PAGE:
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Demystifying the oils

Demystifying the oils

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Which oil for what? Naturopath Tracy Wolf sorts the fish from the flaxseed.

Q. How do oils contribute to our health and wellbeing?

A. Oils constitute a huge subject area and include monounsaturated (olive & avocado oil) and polyunsaturated (walnut, sunflower, soya bean) oils which we tend to use when cooking. Oils are important sources of essential fatty acids (EFAs).

Benefits of essential fatty acids:

  • shorten our recovery time after exercise
  • growth enhancing
  • promotes smooth skin
  • speeds healing
  • enhances immune functions
  • reduces inflammation, pain and swelling (for conditions like arthritis)
  • reduces platelet stickiness, blood pressure and premenstrual symptoms


EFAs belong to two main families, known as omega-6 and omega-3 fatty acids. Foods providing omega-6 fatty acids include evening primrose oil, sunflower and safflower oils, borage oil, blackcurrant, canola, egg yolk, dark green leafy vegetables, seeds and whole grains. Omega-3 fatty acids come from deep sea fish, linseed oil, dark green leaves, nuts especially walnuts and egg yolks.

The EFAs are tagged ‘essential' because our body cannot survive without them and they must be consumed in our diet. The body cannot make essential fatty acids of its own accord.

Omega-3 and omega-6 fatty acids have multiple roles in the body, one of the most important being a structural role in our cell membranes. Every cell in the body is enclosed by a thin lipid membrane which keeps the contents safe and contained. This membrane's components include essential fatty acids. 

 Q. How do the major oils differ from each other in their applications/uses?

A. Fish oil contains omega-3 fatty acids and has beneficial effects on blood pressure, triglyceride levels, kidney function, inflammatory response and immune function. It keeps our platelets from getting too sticky (this reduces the likeliness of clots that can cause a stroke or heart attack). It also has an artery protecting effect and reduces inflammation of blood vessels and inflammation around joints.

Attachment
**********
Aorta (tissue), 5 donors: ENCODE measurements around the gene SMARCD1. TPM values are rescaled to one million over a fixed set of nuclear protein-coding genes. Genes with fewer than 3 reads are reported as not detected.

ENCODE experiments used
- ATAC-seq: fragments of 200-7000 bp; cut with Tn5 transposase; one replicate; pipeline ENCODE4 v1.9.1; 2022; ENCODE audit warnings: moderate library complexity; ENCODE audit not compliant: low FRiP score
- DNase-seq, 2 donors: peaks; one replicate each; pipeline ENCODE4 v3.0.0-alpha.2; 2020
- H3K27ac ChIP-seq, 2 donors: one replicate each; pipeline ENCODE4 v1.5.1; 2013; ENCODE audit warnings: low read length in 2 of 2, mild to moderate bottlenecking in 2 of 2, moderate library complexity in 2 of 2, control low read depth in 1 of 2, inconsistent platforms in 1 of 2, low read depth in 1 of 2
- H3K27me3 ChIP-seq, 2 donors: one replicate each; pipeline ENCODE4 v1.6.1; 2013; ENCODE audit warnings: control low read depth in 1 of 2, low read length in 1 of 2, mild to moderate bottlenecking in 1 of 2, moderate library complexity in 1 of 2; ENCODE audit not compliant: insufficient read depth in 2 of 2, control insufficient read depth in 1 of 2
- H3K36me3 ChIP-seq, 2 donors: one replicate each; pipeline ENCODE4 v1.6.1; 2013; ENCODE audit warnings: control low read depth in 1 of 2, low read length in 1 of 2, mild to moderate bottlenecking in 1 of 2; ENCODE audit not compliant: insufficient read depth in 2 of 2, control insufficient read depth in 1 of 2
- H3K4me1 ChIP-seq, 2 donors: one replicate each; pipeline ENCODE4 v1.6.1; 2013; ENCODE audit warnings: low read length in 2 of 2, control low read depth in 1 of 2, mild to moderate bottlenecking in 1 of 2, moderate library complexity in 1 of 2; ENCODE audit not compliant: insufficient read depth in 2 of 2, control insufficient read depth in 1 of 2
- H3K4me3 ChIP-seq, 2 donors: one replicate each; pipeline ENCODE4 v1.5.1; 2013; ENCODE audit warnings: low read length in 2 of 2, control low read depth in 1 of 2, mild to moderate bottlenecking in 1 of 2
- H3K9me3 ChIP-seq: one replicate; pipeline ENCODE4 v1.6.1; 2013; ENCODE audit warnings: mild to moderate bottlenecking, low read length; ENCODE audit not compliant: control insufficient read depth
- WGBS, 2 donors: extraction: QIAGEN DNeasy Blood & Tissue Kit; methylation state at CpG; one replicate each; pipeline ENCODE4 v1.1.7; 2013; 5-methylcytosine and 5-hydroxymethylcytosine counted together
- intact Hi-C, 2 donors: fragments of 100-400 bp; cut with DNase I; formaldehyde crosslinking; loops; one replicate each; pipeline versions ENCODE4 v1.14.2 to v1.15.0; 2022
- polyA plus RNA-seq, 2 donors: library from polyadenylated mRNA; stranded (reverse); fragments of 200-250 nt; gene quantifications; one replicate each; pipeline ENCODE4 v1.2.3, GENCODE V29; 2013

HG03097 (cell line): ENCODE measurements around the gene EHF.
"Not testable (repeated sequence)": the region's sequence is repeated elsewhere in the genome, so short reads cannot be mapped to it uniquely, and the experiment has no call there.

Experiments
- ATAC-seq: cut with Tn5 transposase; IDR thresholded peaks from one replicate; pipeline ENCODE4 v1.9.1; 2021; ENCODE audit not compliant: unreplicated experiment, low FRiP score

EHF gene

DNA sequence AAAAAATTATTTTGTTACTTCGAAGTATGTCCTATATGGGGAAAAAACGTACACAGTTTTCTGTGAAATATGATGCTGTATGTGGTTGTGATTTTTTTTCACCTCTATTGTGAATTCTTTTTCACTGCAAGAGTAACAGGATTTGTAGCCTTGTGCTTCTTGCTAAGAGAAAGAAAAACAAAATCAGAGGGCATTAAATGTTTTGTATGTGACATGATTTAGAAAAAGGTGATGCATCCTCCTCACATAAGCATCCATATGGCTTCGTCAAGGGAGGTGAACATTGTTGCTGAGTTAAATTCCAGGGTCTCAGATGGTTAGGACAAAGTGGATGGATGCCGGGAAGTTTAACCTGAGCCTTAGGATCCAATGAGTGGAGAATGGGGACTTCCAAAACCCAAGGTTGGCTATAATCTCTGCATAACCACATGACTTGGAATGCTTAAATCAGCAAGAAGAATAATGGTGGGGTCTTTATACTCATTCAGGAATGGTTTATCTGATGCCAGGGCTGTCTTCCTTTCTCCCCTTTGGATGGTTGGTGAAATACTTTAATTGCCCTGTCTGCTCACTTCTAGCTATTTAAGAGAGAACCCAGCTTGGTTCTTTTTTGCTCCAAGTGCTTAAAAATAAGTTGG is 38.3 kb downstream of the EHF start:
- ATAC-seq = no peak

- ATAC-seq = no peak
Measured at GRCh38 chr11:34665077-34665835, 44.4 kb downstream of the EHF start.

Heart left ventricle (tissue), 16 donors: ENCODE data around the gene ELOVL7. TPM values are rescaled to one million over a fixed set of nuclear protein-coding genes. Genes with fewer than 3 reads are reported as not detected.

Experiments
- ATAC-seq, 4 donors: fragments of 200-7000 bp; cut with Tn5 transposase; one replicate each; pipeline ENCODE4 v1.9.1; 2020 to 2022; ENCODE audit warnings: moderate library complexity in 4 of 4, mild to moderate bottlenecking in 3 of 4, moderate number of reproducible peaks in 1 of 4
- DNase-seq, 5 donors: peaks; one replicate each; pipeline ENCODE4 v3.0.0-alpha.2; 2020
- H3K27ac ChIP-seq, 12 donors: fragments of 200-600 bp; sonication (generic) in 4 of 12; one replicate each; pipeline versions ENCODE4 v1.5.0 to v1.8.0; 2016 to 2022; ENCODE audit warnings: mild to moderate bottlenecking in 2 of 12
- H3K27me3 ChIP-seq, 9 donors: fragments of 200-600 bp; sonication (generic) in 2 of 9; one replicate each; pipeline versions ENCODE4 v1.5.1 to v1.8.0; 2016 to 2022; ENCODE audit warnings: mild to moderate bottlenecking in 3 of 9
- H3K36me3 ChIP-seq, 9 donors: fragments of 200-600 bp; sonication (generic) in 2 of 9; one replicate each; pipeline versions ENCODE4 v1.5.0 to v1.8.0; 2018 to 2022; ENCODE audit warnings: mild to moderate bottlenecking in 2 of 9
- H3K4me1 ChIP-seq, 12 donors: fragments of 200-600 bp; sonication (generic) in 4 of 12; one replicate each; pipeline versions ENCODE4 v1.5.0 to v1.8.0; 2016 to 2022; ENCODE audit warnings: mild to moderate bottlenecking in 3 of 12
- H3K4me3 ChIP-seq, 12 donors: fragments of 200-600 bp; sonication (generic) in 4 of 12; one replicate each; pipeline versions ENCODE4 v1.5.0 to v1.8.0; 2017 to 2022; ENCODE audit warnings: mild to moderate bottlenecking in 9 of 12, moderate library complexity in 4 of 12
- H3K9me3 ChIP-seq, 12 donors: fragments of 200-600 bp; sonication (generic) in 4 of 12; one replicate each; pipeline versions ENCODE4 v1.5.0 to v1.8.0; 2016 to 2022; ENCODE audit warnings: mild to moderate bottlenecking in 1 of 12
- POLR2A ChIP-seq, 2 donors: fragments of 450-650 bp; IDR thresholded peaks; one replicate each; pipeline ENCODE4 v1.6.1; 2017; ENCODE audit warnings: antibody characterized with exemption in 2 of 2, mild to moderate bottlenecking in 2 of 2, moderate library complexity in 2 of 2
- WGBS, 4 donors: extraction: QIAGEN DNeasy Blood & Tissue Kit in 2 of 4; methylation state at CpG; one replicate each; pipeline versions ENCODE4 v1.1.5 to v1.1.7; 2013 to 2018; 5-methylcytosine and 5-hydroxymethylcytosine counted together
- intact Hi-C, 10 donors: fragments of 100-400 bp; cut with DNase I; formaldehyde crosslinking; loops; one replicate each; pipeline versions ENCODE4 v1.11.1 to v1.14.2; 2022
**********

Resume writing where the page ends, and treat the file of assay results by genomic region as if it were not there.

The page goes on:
Evening primrose oil contains omega-6 fatty acids and helps with hormonal regulation. Its balancing effect means it helps out with PMT, dry skin, pimples, eczema and moodiness.

Cod liver oil is a rich source of vitamins A and D and has traditionally been used for asthma, respiratory conditions, immunity and bone development. It's often given to children to help prevent rickets and to encourage the development of a healthy immune system, as well as to protect mucous membranes of the body.

Q. Which oils are suitable for dry skin and why?

Deficiency symptoms include:


  • eczema like skin eruptions
  • loss of hair
  • behavioural disturbances and learning problems
  • susceptibility to infections (long term – immune dysfunction)
  • poor wound healing
  • arthritis-like conditions
  • low metabolic rate
  • heart and circulatory problems

A. (EPO) is my first choice for eczema, dermatitis and cradle cap (topically). When the skin condition has an inflammatory component which is also linked to the hormonal cycle (menstruation or puberty) then EPO works well.

Q. Which oils are best for brain health and why?

A. The best oils for brain heath contain a high amount of docosahexaenoic acid (DHA), and eicosapentaenoic acid (EPA). EPA and DHA are normal constituents of our cells with DHA abundant in brain cells. They are also found in the retina, adrenal glands, nerve transmitters (synapses) and sex glands. The best dietary sources of EPA and DHA are cold-water fish.

There has been a tremendous amount of research on DHA levels and learning ability in children. I always recommend fish oils for memory, mood enhancement and cognitive function. Children with development problems such as dyslexia, ADHD, and autism respond very well to fish oil supplementation. If there is an underlying hormonal imbalance or skin condition like eczema, then I add EPO, too.

Q. Under what circumstances should someone take an oil supplement daily?

A. To be honest everyone would benefit from taking some form of essential fatty acid: children need extra oils for their immunity, learning ability and skin conditions; adults for their mood, pain management or joints; and during pregnancy, menopause and menstruation, women will benefit from taking a variety of high quality oils.

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interesting reading and food for thought
I currently use your Flaxseed Oil to help relieve a fairly serious lower back injury (3 herniated discs impinging on nerve roots, spondolytis and arthritis) and have found it very good but was wondering if there would be any benefit, or harm, in also taking a fish oil supplement?
Anonymous 10 Feb 2014